The scheme has a high number of children from disadvantaged homes
Children who are struggling to read have made "spectacular" improvements under a reading scheme, academics say.
Results from a three-year pilot programme show on average pupils boosted their reading age by nearly two years in four or five months.
The scheme for six-year-olds, called Every Child a Reader, is being rolled out across England.
More than 5,000 pupils received one-to-one tuition for 30 minutes a day to help them catch up with their peers.
The £10 million pilot scheme was monitored by the Institute of Education, University of London, which has just published its report on the third year of the programme.
Children following the programme for between 12 to 20 weeks made progress at well over four times the normal rate, researchers found.
Schools Minister Jim Knight said: "I am delighted to see the continued success of this vital programme for the most disadvantaged children who deserve the best from their schooling.
"We know the importance of getting literacy right in the early years of primary schools to ensure long term educational success and so are committed to rolling out this programme out over the next three years."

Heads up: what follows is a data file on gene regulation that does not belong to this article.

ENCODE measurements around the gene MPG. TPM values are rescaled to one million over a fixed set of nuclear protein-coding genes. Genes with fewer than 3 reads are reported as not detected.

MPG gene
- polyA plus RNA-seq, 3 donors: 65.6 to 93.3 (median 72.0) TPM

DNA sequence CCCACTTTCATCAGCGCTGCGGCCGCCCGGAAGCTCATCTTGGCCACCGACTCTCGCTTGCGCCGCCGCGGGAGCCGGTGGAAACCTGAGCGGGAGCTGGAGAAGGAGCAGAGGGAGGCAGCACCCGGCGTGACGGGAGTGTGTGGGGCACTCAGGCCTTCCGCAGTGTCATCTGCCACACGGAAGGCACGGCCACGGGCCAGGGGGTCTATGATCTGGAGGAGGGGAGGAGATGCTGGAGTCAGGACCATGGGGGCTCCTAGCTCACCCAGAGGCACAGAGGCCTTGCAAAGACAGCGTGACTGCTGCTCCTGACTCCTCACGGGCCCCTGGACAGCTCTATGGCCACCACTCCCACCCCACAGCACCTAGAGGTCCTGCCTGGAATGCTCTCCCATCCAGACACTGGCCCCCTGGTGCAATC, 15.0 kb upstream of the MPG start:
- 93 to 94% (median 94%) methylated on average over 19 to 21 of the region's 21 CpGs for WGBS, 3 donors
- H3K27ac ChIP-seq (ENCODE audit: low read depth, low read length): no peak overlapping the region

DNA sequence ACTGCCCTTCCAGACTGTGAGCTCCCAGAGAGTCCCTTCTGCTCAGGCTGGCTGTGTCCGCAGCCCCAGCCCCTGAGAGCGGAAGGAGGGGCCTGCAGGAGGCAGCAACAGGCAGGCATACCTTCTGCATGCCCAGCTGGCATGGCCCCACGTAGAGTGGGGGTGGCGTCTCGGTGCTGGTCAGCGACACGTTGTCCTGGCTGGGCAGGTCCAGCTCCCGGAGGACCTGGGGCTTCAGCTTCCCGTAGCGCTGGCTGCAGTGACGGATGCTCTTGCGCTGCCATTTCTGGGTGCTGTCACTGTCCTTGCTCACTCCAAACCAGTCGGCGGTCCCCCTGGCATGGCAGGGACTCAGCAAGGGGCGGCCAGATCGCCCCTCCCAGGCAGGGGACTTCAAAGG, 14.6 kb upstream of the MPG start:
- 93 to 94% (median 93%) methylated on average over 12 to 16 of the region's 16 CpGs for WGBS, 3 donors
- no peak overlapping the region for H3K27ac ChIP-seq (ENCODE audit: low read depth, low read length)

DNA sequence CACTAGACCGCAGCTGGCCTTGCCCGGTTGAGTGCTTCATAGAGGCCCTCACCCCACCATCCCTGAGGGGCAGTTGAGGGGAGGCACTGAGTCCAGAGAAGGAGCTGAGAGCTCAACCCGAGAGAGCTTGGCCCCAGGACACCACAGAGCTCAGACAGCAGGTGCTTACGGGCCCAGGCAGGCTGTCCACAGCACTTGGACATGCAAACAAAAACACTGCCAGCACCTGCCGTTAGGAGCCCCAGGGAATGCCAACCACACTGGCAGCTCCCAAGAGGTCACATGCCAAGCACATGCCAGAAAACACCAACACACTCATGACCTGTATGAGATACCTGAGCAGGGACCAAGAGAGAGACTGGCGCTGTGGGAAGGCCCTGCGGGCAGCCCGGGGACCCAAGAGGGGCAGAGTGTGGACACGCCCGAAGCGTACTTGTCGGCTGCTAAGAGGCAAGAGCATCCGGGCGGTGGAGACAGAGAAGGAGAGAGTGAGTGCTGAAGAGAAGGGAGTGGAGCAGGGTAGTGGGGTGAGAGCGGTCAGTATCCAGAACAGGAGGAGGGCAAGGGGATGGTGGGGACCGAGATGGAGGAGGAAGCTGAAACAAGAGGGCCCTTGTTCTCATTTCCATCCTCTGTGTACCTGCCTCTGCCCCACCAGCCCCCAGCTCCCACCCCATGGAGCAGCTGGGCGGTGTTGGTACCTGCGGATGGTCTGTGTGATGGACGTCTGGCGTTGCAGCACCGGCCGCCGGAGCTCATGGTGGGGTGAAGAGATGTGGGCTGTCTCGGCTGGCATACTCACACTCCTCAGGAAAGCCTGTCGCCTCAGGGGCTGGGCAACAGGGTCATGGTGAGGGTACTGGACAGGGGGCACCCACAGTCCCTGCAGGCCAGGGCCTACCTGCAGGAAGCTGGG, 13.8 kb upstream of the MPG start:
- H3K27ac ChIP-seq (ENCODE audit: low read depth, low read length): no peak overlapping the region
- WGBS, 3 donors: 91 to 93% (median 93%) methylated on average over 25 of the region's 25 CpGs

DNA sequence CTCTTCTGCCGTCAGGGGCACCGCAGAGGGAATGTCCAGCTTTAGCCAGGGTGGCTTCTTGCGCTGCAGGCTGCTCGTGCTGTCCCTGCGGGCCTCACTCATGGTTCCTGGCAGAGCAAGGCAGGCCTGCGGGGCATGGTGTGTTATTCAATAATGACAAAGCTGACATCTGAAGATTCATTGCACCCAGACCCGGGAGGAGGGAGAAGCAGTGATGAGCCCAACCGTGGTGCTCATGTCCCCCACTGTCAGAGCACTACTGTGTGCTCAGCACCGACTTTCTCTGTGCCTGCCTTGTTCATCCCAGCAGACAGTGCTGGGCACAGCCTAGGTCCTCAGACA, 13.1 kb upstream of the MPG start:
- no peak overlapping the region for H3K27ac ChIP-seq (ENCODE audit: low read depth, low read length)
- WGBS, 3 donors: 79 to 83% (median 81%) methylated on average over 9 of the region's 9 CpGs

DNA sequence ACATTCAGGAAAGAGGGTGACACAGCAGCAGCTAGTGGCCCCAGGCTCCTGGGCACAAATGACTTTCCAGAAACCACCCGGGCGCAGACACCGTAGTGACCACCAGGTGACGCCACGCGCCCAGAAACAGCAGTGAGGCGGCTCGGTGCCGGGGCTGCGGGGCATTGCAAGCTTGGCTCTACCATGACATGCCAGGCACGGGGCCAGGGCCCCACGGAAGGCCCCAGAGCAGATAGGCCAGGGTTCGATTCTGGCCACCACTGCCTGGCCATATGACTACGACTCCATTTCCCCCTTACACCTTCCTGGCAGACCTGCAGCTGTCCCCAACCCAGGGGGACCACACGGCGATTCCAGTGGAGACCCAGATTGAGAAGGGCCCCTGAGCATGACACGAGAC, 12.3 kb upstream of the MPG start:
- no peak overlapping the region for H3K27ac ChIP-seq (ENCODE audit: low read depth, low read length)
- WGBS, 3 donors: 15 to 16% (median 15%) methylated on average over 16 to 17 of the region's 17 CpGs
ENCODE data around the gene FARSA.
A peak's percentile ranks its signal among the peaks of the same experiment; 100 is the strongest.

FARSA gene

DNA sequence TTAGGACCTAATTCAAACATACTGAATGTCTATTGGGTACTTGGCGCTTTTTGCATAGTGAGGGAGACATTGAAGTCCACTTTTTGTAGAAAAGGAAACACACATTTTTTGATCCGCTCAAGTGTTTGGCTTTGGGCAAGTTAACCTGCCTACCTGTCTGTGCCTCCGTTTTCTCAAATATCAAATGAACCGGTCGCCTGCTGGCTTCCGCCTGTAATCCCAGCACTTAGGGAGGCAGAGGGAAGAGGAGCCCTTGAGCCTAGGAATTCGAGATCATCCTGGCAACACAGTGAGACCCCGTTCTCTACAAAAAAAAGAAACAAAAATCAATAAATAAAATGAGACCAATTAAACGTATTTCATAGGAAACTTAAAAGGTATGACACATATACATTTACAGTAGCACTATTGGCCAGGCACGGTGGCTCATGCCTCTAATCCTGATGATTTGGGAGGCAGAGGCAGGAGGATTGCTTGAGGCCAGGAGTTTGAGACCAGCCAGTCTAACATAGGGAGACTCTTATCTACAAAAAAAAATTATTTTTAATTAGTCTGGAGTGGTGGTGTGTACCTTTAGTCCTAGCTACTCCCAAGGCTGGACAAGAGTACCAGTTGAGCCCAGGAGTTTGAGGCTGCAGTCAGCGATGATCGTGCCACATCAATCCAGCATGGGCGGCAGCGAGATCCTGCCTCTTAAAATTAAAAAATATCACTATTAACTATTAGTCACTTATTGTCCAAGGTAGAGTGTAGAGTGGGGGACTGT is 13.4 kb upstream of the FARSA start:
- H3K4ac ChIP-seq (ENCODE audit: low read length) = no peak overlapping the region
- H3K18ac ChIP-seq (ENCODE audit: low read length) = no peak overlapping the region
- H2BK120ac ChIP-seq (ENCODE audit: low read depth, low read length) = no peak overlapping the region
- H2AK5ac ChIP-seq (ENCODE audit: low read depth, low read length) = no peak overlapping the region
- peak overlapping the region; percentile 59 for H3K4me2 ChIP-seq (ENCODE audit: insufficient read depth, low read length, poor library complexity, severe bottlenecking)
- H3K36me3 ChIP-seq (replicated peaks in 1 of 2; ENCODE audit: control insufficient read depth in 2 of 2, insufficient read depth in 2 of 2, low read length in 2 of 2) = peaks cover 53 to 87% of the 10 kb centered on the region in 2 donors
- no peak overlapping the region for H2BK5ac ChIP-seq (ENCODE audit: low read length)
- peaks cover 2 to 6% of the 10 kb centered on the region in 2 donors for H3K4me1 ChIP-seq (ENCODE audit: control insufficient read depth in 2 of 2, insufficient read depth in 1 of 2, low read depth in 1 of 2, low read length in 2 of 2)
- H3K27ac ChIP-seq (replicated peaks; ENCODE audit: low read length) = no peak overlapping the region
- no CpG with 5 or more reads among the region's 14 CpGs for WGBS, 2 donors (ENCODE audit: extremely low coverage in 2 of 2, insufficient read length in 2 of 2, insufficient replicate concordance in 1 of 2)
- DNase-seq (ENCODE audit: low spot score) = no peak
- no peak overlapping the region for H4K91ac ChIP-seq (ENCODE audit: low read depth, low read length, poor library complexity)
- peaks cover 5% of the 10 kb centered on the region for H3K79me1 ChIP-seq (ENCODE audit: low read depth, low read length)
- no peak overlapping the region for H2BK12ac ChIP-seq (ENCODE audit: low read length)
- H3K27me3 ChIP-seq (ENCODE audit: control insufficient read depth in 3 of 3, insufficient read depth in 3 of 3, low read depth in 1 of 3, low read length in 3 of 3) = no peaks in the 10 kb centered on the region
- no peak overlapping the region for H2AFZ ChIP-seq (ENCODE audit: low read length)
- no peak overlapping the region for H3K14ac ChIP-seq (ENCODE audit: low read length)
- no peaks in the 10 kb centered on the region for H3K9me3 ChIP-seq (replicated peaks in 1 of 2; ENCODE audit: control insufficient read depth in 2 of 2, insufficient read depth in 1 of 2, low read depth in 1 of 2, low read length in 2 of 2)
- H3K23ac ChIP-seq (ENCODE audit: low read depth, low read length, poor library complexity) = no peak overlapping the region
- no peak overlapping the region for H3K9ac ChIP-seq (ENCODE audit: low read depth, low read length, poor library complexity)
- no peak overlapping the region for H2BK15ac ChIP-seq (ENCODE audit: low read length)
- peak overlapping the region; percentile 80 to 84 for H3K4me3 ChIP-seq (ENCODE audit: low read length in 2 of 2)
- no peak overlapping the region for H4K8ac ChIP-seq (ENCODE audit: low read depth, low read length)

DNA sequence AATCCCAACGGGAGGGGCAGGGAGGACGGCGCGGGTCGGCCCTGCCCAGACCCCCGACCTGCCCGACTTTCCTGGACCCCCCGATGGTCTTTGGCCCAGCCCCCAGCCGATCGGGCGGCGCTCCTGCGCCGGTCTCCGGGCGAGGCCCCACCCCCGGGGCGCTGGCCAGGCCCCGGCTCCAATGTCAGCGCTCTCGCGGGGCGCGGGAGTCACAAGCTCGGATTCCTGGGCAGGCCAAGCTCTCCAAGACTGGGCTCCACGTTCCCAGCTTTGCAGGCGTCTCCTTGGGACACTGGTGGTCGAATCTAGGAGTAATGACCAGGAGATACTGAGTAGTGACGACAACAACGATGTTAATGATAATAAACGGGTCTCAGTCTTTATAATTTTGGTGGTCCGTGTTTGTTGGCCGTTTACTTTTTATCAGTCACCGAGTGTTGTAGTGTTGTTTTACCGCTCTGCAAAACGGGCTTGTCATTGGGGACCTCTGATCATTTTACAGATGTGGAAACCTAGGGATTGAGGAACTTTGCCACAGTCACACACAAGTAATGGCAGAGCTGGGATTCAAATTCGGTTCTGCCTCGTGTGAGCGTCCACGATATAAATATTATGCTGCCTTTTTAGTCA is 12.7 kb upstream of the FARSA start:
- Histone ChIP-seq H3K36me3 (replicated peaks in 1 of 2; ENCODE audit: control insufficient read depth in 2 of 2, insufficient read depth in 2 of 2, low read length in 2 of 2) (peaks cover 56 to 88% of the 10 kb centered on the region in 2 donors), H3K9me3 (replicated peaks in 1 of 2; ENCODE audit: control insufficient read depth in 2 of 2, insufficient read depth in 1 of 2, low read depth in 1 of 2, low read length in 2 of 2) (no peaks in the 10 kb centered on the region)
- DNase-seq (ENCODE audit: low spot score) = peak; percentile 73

This year more than 13,000 children had benefited from the programme and this would rise to 30,000 by 2010/11, he said.
Founder of the initiative Jean Gross said: "These results are spectacular because the number of children involved in the final year of the programme nearly tripled, yet the results continue to be outstanding as the programme scales up. This augurs well for the national roll-out that has now begun."
The Every Child a Reader initiative was designed to reduce the 5.5% of children in England (about 30,000) who leave primary schools each year without even the most basic skills in English.
Among boys, 9% were in this category last year.
The children receiving reading recovery in 489 Every Child a Reader schools across the country and 60% were boys.
They tended to be socially disadvantaged, with just under half eligible for free school meals compared to a national average of less than one in six.
The programme has been funded jointly by charitable trusts, the business sector and government.
Under the scheme, children are assessed by specially trained teachers to see what methods will most suit them.
A mixture of teaching systems - including phonics - is used to boost children's abilities.